On Monday, April 25, I went to Dupont Circle to meet up with a friend from Spain for lunch.  We grabbed burritos at this really good burrito stand and then went to the circle by the fountain to eat.  It was a beautiful day but I had to work on my essay to get it edited to publish in a journal so we walked back to Johns Hopkins SAIS building and he snuck me into the library so I could use the computers there.  I was so out of school and paper writing mode that it took me over two hours to make a few minor corrections.  I even ended up running into another person I knew in the SAIS library.

After I finished making the changes and emailed the paper along, I went back to the metro and rode out to Arlington National Cemetery.  The cemetery is huge - just gravestones after gravestones.  The grounds are beautiful and the whole place is just quiet and peaceful, which is fitting I suppose since all of those buried there experienced the exact opposite while fighting.  The juxtaposition of such a beautiful, calm place filled with hill after hill of veterans' gravestones really makes visiting the cemetery a deeply emotional experience.  On some of the gravestones, people have placed small stones and rocks which I learned marked the gravestones of Jewish soldiers.  I saw Robert E. Lee's house (it was empty inside due to extensive restorations), the Kennedy's graves (JFK, RFK, and Ted), the eternal flame, and made it to the Tomb of the Unknown Solider in time to see the changing of the guard.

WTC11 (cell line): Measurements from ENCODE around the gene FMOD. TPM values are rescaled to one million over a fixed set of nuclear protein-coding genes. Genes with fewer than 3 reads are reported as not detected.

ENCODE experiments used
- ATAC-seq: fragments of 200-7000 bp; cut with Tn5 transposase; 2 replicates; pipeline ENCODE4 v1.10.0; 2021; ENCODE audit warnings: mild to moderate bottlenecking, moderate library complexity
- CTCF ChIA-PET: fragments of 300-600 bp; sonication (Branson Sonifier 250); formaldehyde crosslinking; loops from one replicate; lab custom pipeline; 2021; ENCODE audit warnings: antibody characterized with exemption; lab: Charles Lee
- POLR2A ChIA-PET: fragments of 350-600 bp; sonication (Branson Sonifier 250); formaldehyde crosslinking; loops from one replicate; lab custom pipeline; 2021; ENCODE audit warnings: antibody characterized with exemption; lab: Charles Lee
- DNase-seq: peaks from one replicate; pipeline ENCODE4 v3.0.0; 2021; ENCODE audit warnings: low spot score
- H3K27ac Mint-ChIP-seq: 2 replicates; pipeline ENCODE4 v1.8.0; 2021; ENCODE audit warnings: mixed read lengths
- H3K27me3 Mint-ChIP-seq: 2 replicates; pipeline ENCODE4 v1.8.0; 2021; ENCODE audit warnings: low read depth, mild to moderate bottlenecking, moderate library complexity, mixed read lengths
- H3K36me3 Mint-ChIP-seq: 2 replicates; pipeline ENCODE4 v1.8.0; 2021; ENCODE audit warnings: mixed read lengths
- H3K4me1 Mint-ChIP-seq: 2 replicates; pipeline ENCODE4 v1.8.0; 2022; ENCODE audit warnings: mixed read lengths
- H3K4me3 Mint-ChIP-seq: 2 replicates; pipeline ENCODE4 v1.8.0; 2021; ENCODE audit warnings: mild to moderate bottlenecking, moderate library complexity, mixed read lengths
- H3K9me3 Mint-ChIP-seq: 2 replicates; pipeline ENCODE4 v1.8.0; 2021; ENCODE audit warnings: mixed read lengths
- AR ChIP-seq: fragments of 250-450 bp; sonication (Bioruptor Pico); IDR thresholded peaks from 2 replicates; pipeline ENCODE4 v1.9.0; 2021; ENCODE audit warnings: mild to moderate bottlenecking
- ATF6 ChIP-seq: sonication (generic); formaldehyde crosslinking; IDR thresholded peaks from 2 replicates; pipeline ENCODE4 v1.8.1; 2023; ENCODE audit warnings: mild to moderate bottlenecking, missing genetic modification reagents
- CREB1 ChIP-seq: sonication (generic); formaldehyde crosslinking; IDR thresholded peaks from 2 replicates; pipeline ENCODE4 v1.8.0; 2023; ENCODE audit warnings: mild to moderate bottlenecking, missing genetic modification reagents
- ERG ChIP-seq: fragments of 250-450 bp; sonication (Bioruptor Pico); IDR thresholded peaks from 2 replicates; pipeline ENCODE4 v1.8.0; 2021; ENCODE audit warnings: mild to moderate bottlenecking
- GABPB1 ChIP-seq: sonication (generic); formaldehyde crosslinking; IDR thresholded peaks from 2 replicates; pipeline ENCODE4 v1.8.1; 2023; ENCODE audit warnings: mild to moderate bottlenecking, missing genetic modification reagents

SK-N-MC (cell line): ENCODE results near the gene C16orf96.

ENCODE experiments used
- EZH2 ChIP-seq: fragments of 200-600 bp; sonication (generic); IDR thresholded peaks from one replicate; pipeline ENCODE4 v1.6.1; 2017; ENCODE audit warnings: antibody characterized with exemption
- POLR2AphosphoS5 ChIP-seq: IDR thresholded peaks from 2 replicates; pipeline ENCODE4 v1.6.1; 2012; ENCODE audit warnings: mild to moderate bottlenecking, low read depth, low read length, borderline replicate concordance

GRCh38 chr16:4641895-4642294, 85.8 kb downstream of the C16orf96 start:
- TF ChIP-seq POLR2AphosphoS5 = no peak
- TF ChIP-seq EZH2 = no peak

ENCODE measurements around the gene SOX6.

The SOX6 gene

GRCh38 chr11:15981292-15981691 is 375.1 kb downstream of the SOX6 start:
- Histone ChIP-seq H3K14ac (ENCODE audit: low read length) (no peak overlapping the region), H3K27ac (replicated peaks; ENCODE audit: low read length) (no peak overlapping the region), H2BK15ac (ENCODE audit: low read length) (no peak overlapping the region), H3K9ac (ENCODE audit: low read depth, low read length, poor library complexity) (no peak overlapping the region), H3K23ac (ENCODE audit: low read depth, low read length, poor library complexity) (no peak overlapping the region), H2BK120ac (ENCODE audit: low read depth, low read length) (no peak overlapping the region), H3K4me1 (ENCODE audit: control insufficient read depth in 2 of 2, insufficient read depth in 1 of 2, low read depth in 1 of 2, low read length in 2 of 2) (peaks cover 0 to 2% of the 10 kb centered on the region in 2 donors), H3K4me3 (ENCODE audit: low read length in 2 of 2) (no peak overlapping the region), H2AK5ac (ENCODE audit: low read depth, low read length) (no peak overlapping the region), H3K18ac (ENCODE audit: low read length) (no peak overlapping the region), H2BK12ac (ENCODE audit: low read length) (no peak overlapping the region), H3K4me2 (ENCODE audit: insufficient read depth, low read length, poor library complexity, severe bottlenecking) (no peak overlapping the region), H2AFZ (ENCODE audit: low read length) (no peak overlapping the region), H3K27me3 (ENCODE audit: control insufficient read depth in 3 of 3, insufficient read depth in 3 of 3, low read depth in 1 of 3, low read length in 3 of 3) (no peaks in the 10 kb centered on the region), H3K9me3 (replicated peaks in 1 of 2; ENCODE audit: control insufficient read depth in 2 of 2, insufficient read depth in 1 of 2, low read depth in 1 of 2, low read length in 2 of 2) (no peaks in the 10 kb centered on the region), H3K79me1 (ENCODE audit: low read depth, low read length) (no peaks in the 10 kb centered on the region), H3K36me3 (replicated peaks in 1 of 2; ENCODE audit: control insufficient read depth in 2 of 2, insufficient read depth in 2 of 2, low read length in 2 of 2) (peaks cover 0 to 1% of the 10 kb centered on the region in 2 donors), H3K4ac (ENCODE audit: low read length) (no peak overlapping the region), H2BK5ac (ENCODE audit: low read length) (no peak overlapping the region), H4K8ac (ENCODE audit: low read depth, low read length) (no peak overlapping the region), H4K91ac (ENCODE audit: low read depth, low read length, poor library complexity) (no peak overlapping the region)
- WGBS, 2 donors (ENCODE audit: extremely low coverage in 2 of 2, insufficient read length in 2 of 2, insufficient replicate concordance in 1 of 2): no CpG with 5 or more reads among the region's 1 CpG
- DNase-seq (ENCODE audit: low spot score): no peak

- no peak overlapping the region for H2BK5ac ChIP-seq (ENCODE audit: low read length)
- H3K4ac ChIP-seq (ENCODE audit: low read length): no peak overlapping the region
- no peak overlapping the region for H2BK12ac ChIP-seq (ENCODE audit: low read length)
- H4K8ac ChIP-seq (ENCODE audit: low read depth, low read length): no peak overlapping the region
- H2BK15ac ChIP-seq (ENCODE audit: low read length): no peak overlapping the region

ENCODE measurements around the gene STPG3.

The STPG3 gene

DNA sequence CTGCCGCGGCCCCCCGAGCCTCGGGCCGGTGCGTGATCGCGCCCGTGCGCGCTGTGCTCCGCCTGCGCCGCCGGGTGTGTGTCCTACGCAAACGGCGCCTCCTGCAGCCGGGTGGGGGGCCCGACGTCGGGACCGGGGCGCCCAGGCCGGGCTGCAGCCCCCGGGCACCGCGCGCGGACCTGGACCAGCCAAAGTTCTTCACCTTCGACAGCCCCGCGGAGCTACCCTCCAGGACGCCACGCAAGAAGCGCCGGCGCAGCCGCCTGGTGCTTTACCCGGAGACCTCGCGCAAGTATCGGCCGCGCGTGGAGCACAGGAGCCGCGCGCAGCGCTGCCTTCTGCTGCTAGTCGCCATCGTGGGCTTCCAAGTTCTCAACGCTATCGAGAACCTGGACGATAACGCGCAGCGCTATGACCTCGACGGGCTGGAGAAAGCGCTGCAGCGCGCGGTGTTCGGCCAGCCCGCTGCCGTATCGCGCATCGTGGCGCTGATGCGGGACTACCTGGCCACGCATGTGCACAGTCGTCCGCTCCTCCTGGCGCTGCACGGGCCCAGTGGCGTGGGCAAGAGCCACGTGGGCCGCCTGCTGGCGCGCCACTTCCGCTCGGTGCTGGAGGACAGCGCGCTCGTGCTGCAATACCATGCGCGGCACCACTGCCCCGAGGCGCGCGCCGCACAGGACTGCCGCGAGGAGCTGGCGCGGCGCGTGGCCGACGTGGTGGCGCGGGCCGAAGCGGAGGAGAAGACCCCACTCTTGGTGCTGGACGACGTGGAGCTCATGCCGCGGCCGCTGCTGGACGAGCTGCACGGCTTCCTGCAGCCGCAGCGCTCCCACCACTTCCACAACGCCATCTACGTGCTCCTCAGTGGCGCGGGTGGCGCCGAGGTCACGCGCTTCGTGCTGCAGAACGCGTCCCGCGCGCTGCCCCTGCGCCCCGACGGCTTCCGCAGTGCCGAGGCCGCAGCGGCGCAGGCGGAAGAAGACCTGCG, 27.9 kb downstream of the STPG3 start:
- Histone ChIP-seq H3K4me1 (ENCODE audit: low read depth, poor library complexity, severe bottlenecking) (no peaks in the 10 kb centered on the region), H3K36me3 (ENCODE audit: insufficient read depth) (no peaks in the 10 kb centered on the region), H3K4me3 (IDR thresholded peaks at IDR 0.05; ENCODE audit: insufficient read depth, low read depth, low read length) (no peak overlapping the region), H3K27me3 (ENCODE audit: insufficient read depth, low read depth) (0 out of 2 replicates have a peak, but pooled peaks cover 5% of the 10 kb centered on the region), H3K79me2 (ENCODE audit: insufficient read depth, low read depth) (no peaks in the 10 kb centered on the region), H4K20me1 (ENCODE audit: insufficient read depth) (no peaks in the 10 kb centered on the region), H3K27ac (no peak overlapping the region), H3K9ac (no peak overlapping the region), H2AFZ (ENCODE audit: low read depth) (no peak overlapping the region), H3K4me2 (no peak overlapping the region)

The tomb has the remains of a randomly selected unknown soldier from France (WWII) and the Pacific theatre (WWII), the Korean War, and the Vietnam War.  In the 1980s, the remains were exhumed from the Vietnam soldier's tomb and taken to Walter Reid's pathology lab.  The soldier was identified and his body was move to Missouri according to his family's wishes.  The Vietnam tomb is empty now, but still serves as a reminder.

On April 26, my last day in DC for the spring, I slept in and went back to my organization to eat lunch with the entire office.  The office treated us to a really nice intern appreciation lunch at the nearby District Grill on K and 12th streets, inside the Sheredon Inn hotel.  From lunch, we all walked back to the office and I did a mini exit interview with the COO - I'd never done an exit interview before.  It went really well and I got a good evaluation.  I'm going to miss working with this office a lot.